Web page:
- Listen or download (or embed) this audio podcast : https://archive.org/details/jeromepons
- Watch (or embed) this video interview: https://www.youtube.com/watch?v=BKYbw6abXDU
(CNS): As fertility rates decline and life expectancy increases, the number of senior citizens is growing globally. Among the 7.3 billion people worldwide in 2015, an estimated 617.1 million were aged 65 years or more. The Asia Pacific region is ageing rapidly and South-East Asia's elderly numbers are growing fast at around 5% a year - between now and 2030 there will be nearly 20 million more people aged 60 and above in the region.
Turning its focus upon the the ageing populations in ASEAN countries, the European Union (EU) awarded a grant to the HelpAge East Asia Pacific Regional Office (HelpAge EAPRO) to implement a 4-year project (February 2013-January 2017) with key partners for "Strengthening the CSO Network on Ageing as a Development Partner in Southeast Asia (AMCo)". This project prioritised strategic activities in 6 ASEAN countries of Cambodia, Indonesia, Myanmar, Philippines, Thailand and Vietnam. The main issues that the project targeted were:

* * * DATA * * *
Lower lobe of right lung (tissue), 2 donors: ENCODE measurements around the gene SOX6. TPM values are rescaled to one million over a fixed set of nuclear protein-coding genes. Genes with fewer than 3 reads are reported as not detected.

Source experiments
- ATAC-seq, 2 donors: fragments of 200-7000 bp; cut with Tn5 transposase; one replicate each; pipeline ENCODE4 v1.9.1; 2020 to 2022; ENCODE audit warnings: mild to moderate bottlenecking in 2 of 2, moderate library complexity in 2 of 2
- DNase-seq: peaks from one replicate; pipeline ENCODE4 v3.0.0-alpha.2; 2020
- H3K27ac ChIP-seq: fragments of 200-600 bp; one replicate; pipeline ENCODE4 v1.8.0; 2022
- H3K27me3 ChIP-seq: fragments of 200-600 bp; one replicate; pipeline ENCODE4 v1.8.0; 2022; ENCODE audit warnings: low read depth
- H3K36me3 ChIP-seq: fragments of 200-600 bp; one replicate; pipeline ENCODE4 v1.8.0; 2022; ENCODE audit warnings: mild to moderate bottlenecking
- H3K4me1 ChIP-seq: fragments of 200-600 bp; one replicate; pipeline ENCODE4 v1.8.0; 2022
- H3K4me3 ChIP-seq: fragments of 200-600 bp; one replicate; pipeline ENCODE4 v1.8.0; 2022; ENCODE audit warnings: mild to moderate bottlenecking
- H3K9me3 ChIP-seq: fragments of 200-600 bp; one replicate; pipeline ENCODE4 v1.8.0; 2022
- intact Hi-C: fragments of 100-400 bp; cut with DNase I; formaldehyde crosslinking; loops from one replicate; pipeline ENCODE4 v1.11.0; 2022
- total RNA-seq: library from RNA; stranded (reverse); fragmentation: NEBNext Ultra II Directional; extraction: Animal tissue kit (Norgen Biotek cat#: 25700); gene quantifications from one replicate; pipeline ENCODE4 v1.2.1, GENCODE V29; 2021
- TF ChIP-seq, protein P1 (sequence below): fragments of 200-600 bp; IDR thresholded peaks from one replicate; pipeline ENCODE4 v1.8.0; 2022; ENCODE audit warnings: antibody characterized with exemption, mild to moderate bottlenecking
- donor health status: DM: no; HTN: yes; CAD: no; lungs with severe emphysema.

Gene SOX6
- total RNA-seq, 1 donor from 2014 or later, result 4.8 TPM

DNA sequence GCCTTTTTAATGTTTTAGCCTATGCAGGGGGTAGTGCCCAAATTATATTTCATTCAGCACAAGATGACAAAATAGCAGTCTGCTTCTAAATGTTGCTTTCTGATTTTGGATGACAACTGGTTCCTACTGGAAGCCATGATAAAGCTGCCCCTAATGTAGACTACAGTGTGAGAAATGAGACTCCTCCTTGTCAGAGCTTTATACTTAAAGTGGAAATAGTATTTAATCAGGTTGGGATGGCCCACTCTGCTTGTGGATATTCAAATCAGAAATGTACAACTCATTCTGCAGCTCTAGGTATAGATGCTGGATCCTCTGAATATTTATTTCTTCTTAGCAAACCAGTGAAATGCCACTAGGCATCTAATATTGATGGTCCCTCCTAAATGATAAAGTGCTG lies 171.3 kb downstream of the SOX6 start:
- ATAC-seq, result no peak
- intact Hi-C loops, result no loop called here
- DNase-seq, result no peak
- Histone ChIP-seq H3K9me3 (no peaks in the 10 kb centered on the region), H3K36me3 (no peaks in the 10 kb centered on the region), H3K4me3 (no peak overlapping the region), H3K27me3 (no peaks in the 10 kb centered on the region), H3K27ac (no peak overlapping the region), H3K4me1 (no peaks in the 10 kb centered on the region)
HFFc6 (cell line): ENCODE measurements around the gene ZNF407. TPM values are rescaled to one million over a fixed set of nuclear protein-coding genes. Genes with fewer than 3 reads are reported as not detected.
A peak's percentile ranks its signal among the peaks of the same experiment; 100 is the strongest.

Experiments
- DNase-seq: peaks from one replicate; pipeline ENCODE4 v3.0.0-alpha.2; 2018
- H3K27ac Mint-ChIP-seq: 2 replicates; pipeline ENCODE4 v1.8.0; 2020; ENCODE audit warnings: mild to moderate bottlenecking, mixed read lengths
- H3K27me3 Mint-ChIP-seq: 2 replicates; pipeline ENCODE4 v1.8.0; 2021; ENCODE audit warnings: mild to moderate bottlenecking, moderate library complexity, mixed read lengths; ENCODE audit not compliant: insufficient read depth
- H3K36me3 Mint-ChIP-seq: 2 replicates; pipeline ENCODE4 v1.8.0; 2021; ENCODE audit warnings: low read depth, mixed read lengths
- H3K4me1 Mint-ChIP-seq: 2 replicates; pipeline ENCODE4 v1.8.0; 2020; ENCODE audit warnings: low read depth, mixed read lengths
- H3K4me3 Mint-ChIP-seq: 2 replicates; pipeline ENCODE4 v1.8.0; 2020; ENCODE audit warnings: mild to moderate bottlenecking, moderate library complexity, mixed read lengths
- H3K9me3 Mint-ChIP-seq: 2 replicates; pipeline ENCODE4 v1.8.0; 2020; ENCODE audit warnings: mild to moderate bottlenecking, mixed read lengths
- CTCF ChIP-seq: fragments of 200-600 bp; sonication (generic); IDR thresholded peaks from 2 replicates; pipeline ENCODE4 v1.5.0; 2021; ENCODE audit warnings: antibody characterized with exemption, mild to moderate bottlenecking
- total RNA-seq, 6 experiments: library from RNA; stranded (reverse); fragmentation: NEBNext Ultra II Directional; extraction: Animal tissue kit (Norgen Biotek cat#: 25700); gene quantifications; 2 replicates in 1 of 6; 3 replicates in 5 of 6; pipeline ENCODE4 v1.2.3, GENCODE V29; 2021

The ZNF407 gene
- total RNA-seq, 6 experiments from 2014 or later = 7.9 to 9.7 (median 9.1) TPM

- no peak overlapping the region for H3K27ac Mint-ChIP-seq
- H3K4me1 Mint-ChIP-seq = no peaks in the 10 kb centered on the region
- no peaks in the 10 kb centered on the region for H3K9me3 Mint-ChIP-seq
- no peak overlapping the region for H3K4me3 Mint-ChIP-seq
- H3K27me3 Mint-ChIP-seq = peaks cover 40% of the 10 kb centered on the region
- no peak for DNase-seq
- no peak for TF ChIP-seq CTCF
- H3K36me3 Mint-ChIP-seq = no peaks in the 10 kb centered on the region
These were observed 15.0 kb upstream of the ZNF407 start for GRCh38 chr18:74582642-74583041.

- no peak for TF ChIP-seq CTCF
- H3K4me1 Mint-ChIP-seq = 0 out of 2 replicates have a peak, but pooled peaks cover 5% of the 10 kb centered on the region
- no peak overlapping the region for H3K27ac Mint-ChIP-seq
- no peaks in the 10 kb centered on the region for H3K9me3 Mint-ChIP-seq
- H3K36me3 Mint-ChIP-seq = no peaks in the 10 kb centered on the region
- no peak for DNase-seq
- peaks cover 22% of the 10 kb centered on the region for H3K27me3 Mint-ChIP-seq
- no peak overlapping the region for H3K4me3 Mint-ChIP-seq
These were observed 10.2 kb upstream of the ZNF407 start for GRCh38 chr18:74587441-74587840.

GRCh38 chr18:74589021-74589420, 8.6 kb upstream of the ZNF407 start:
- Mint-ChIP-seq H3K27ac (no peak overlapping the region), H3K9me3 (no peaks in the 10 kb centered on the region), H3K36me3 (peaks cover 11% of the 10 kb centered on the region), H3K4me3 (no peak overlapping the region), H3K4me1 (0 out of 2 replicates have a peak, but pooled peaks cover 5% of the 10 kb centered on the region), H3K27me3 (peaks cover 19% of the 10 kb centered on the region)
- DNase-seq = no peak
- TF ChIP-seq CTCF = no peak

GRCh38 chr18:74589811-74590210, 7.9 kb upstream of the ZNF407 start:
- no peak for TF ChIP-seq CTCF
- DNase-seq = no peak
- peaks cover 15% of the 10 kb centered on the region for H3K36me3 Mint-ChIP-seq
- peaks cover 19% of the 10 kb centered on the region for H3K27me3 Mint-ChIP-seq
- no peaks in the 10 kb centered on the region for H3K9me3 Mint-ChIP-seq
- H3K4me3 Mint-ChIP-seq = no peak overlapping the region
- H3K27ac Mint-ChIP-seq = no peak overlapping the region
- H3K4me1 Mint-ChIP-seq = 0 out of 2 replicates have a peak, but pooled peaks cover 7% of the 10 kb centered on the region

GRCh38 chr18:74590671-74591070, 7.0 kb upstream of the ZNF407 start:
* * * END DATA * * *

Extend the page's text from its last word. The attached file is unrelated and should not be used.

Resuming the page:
- network-capacity building;
- dialogue with governments/others on ageing issues;
- strengthening of older people's associations (OPAs) and their interaction with governments;
- expansion of social pensions and social assistance to vulnerable senior citizens; and
- increasing government awareness on the implications of rapid ageing and on the contributions and needs of older people.
Even as the ASEAN turns 50 and the EU turns 60 in 2017, the EU-ASEAN also celebrates this year the 40th anniversary of their relationship for promotion of common development goals.
In an exclusive interview given to CNS (Citizen News Service), on the sidelines of the closing workshop organised by HelpAge EAPRO in Chiang Mai, Mr Jerome Pons, Head of Cooperation (Malaysia and Thailand) at the European Union, made a strong case for adapting development responses to meet the unique needs of changing population demographics in Southeast Asia.
Stop ignoring ageing issues